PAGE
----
Restoration work is finally beginning at Bair Island, the 3,000-acre Bayfront site of the city’s first referendum to protect open space from corporate developers.
Residents successfully fought to protect Bair Island from a 1982 Mobil Oil plan to build a new waterfront city there. Now the site has received its first shipments of dirt to shore up surrounding levees, according to John Bradley, deputy project leader for the Don Edwards San Francisco Bay Wildlife Refuge.
Silt is next slated to be dredged from the Port of Redwood City to fill in a sinking portion of inner Bair Island where waterfowl, which occasionally tangle with planes from nearby San Carlos Airport, congregate.
But it all comes down to timing. The silt must be dredged by Dec. 1, or workers risk disturbing the spawning season for salmon and steelhead, Port Director Michael Giari said.
“The U.S. Army Corps of Engineers still has to prepare contracts and go out to bid; they’re not sure they can make it by Dec. 1,” Giari said. The corps is requesting an extension on what’s called the “fish window.”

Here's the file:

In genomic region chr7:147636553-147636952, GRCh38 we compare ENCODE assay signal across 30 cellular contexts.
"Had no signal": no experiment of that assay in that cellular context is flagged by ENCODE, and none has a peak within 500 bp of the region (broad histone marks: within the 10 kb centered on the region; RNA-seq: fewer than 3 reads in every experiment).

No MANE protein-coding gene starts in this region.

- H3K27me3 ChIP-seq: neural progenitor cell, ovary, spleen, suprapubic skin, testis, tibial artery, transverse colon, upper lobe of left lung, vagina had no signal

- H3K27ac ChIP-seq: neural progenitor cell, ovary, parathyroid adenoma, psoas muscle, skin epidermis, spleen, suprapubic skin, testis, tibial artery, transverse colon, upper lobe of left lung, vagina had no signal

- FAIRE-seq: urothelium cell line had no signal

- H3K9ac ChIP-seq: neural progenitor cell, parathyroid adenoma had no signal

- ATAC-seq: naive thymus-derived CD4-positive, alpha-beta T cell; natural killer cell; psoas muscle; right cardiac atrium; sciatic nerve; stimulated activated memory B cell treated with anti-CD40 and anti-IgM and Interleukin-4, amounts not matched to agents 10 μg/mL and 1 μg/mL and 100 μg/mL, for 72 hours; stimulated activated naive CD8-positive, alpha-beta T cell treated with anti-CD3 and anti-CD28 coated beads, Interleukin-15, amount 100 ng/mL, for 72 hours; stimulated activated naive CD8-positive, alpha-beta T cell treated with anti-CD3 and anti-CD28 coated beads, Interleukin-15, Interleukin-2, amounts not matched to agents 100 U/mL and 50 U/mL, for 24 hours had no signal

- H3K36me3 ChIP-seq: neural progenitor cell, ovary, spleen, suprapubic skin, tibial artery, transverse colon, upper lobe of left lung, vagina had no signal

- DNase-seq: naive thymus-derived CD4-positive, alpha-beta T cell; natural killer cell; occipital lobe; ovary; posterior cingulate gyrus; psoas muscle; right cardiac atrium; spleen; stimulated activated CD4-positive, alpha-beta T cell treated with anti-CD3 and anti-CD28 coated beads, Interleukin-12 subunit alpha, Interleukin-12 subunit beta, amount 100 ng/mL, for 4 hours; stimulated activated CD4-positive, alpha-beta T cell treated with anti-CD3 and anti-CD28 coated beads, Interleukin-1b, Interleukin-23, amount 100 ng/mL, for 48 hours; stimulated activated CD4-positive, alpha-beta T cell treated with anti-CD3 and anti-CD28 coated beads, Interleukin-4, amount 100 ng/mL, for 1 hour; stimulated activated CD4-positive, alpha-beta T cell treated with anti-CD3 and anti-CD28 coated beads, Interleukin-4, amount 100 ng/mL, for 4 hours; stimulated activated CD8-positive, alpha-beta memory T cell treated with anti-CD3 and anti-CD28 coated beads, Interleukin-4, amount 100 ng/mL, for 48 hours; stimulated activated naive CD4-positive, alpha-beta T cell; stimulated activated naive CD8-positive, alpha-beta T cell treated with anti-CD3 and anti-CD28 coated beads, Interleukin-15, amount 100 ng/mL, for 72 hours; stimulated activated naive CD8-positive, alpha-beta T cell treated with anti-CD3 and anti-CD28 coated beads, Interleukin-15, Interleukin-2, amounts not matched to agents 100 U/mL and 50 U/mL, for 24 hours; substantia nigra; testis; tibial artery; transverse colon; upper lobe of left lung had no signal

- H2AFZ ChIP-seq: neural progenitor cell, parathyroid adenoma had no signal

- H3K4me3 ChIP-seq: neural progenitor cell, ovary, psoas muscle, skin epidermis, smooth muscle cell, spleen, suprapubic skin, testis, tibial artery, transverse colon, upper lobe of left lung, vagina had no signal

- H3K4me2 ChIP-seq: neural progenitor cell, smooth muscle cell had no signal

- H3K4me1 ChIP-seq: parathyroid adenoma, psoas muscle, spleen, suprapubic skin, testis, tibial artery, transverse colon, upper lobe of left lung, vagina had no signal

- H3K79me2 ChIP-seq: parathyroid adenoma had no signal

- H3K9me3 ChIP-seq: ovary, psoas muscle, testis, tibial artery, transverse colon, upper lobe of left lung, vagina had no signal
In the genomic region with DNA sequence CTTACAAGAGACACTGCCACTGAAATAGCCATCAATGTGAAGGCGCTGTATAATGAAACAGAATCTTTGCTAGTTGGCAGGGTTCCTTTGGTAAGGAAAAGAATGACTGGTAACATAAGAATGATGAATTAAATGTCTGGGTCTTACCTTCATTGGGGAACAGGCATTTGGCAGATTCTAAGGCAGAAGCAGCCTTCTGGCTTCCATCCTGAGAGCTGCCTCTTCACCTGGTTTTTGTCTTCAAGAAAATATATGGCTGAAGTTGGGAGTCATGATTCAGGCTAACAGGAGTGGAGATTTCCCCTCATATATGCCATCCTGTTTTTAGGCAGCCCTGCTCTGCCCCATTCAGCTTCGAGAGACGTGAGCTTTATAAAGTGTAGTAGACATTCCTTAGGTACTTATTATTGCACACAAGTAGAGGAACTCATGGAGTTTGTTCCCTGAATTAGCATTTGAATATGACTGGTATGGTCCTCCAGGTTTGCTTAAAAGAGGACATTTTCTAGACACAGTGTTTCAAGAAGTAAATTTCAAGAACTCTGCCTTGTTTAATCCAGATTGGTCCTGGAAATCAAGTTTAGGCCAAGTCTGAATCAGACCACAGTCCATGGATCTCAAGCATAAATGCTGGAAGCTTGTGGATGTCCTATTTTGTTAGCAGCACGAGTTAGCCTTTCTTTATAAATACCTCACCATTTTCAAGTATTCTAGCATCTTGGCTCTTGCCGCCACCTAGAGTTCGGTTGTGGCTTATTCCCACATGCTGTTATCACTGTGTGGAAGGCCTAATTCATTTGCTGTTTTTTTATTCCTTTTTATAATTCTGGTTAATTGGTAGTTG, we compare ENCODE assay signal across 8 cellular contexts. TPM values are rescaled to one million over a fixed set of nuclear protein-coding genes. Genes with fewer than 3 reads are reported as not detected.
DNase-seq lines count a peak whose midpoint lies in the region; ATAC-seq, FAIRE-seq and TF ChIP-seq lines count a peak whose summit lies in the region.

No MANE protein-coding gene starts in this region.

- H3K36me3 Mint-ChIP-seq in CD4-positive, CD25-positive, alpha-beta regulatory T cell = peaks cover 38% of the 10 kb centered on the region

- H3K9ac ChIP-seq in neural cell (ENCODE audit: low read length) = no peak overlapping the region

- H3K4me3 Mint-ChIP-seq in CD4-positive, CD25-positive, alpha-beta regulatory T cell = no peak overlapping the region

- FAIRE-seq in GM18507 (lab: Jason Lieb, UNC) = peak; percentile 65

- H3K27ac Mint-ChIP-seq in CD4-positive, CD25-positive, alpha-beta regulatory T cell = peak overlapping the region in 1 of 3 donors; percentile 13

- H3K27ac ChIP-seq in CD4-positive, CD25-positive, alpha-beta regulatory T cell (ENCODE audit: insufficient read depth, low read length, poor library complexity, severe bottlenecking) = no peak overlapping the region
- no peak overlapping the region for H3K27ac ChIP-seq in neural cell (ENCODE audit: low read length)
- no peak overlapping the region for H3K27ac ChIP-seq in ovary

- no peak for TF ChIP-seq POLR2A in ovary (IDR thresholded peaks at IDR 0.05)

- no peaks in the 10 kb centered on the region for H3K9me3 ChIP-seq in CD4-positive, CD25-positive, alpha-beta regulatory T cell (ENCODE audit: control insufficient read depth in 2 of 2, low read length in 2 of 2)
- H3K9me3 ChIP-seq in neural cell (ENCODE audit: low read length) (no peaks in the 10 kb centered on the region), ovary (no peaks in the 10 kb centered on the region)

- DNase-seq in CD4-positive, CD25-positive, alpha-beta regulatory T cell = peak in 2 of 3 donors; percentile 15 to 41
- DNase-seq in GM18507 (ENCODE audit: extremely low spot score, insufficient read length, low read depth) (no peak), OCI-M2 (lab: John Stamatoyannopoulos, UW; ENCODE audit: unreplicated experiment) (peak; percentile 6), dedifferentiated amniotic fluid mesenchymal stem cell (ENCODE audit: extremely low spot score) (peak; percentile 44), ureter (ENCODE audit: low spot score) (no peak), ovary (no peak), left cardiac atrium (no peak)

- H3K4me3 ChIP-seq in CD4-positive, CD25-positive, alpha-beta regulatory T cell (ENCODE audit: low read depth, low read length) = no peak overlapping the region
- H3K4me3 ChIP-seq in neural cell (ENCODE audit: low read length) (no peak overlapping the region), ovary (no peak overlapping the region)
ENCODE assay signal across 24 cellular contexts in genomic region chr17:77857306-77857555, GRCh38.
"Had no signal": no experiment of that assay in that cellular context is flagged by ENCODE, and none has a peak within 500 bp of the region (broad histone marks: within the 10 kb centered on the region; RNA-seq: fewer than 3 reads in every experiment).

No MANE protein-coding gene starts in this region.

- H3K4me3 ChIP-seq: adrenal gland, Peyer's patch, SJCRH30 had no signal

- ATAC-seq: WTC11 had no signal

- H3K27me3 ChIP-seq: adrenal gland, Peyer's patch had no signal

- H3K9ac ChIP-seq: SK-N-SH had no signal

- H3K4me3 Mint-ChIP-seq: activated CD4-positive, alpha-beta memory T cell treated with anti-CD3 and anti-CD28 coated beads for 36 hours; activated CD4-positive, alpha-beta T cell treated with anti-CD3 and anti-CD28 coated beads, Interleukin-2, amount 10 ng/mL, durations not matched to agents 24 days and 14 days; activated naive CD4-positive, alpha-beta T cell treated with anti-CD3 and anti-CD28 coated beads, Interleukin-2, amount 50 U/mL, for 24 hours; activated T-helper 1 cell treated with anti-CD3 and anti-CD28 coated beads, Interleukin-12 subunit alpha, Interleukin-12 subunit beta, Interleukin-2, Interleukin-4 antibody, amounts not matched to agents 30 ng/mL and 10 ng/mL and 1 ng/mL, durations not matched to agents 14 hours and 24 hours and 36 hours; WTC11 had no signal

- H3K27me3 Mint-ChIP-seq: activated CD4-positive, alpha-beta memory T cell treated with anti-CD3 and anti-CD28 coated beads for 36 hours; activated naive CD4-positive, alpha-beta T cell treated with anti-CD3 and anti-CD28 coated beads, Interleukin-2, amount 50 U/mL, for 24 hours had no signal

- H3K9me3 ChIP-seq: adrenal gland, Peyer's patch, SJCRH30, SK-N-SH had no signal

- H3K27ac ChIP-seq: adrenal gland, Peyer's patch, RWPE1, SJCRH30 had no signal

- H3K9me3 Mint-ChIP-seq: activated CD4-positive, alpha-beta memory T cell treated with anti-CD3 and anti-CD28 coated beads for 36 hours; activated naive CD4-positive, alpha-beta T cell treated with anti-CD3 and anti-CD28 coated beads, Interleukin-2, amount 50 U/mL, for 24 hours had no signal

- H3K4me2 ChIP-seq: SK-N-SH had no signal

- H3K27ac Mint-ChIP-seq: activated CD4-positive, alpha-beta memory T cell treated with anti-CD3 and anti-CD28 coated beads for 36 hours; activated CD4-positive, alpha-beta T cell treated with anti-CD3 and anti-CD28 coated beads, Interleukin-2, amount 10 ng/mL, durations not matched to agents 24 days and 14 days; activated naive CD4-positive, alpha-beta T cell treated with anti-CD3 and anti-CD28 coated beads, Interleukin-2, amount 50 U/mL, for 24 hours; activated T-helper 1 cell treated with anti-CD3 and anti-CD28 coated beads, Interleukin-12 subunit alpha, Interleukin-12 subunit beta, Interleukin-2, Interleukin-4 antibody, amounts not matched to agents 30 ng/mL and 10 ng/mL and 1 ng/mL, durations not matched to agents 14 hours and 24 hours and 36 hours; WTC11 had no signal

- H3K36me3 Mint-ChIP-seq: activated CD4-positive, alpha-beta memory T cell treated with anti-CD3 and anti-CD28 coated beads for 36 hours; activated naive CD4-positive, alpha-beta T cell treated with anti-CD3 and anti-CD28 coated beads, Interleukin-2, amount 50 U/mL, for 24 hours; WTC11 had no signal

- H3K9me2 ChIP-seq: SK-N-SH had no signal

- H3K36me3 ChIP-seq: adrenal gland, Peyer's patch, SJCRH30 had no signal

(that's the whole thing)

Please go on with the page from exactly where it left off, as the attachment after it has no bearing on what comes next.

Bair Island’s existing trails will be closed weekdays, beginning this week, to make way for crews to haul dirt to different parts of Bair Island. Trails will be open during early mornings, evenings and weekends, Redwood City spokesman Malcolm Smith said.
Restoration is expected to cost $6 million to $10 million, according to refuge manager Clyde Morris.
The referendum to protect the area was Redwood City’s first — but not its last.
The Friends of Redwood City launched a second successful ballot measure in 2004 to overturn approval of the high-rise Marina Shores Village Project at Pete’s Harbor, and is poised to fight potential development on 1,433 acres of Bayfront land currently owned by Cargill Salt.
“We can’t do anything until they make a move,” said resident and Bayfront advocate Ralph Nobles. “But we hope we won’t have another fight on our hands.”